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Film Review: The Roommate (2010)

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A paranormal thriller involving two young women who start off as roommates but become much more. These working ladies have such a wonderful time living together, sharing their new home. Their friendship gets deeper, until a bond of love forms between them. But soon their world is terrorized by an uninvited “guest” who possesses one of them. The demonic entity uses her like a puppet to murder innocent people, leaving her lover torn between protecting her roommate and unwillingly aiding the evil actions of the spirit. She soon must take a final stand.


A recent release in the Asian horror market comes in the way of thriller, “The Roommate“. This film works by centering namely on 2 young women sharing an apartment in Tokyo. One works nights while the other works days. They build on a friendship that bonds a closer relationship bordering on romantic but is still kept from going completely in that direction. As the movie plays out, they take care of each other, have picnics and share the few moments in between the shifts that keeps the bills paid. All is well from the interim but soon a darker element enters into the mix. Viewers will of course make a few instant callouts to films like “2LDK” and maybe “A Tale of Two sisters” but it is different enough not to be either of those films.


It is apparent that this film was filmed on the very minimum of budgets letting the performance of the 2 actors take the lead and carry the story from within a single apartment thru most of the film. So I didn’t expect elaborate FX or sets on this one that relies heavier on drama mixed in with some terror. The terror comes in the way of a single ghost entity which plays out in the same way that 100 other films with Asian ghosts play out. Yep, one eye looking, long black hair, white gown and some jerky apparitional movements. On the most part the scenes weren’t very scary but still at times provided a certain creepiness. Its just “that” creepiness has been overdone to the point that we as viewers are pretty immune to the effect.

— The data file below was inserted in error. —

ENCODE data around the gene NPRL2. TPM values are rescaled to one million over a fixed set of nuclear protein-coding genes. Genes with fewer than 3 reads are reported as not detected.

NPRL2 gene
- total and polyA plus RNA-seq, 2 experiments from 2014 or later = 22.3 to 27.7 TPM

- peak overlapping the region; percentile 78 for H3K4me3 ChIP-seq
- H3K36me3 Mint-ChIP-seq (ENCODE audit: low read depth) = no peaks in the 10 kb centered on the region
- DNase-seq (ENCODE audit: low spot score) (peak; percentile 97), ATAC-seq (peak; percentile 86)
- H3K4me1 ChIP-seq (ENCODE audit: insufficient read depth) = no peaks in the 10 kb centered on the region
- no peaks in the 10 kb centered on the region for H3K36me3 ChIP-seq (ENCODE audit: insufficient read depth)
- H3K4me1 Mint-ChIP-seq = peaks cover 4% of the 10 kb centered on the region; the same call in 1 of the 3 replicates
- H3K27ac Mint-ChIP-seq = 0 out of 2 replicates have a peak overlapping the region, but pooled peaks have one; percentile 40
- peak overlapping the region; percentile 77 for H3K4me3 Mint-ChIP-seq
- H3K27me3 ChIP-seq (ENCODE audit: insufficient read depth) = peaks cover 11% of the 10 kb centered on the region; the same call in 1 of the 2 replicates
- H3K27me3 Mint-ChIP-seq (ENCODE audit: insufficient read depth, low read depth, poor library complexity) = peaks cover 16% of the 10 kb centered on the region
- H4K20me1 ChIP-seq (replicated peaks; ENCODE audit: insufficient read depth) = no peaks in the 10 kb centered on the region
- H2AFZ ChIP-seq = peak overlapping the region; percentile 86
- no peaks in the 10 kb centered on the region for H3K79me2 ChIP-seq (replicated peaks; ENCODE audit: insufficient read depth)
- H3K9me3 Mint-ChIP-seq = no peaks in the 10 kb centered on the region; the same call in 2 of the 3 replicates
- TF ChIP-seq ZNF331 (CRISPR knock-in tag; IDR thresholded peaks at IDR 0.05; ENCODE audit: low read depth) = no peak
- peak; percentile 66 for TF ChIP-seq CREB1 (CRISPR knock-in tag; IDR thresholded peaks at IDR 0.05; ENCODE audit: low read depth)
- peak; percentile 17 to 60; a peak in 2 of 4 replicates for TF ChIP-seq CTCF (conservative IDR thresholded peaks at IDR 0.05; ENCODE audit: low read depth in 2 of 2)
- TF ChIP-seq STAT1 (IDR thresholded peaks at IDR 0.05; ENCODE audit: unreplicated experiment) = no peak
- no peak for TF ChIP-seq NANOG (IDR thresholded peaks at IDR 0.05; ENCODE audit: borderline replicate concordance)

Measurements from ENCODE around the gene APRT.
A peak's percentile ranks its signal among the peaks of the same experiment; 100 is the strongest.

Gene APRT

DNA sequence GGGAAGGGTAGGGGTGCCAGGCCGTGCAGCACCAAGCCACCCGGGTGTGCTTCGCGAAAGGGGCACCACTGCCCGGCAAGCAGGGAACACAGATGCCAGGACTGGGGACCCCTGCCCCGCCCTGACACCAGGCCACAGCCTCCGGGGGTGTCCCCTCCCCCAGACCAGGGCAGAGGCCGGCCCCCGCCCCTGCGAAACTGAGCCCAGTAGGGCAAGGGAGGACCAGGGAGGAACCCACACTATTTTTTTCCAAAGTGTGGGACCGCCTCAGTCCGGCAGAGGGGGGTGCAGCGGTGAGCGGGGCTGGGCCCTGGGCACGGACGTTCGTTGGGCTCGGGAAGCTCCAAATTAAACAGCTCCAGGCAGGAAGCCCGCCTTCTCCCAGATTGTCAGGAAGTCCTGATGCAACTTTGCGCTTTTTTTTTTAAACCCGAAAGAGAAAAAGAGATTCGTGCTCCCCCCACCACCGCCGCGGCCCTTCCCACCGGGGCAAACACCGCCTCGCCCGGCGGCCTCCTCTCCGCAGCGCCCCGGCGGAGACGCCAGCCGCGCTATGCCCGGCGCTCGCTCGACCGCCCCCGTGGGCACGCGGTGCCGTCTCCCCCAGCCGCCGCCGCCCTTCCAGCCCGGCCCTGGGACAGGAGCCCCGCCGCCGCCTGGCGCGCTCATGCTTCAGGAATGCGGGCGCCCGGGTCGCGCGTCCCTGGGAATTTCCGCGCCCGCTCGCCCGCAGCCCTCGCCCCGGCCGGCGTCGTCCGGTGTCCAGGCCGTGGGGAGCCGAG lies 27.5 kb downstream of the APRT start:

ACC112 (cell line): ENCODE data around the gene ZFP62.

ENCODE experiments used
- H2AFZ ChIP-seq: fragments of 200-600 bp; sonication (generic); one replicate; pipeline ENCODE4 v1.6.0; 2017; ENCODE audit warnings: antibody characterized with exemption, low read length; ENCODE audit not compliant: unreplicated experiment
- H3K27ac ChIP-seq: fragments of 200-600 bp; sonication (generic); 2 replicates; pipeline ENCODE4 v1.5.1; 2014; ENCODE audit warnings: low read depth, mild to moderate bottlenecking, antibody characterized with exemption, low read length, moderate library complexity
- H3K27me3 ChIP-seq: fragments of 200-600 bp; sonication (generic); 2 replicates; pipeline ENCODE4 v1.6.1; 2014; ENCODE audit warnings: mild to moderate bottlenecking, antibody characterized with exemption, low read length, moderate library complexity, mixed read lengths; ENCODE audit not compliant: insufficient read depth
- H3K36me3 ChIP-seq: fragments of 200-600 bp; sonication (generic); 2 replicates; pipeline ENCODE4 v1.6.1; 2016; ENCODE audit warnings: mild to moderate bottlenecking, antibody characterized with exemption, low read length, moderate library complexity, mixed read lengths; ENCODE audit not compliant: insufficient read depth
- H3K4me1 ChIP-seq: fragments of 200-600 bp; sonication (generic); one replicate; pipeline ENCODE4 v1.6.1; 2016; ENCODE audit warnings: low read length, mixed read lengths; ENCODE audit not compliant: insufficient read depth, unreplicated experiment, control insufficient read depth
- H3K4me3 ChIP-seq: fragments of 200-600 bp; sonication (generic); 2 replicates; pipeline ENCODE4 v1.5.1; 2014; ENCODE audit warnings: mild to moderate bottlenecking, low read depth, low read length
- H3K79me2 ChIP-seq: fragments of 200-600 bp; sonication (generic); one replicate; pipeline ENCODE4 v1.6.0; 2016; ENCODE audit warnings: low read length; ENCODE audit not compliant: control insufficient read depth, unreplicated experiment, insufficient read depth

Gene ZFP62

As the relationship grows closer, so does our main characters Ayako Sato, an office worker and Tamaki who works as a bartender. An uninvited spirit possesses one of them and begins to kill off several visitors by hiding the bodies within the closets. We are never really given an immediate reason except that we suspect jealousy mixed in with madness of some compacity.


The spirit appears to possess Tamaki and carries out these things under its spell. The film plays its plot on alot of assumptions that reveal in the 3rd act as something completely else. This “mystery ending” brings all into focus and in its explanation somewhat confuses but seems to iron out on its own. After watching this, I had felt like I had seen this before, which was only a reaction from its borrowing of plotlines from so many films. The film does succeed on still carrying out a plot that needs no budget to fuel it forward relying on story telling instead. The horror portion is lighter than others of Asian origin and keeps the nastiness at bay in this round.



As of this review, I could not find any IMDB listing for this 2010 film, so my credits list was a bit fragmented though I can tell you that it’s directed by Hisaaki Nagaoka’s and stars Midori Tahara, Sayori Shiozaki, Mikami Tsuyoshi (Cure) and Ryousuke Watabe. The film was produced by Yokoyama Hideaki and written by Nagaoka Hisaaki. You may have some trouble locating it with the other 15 titles also called “The Roommate”, but your best bet is to do an Amazon search. It is subtitled and features some behind the scenes additions on the DVD. I did find Tamaki charming and beautiful which counteracts her Asian killer style role. I recommend giving this one a viewing but not so much a purchase. From the reaction of fan forums, the content may be a bit redundant to entertain “all” the viewers, but I still wouldn’t call this one a failure either.

The Roommate (2010)

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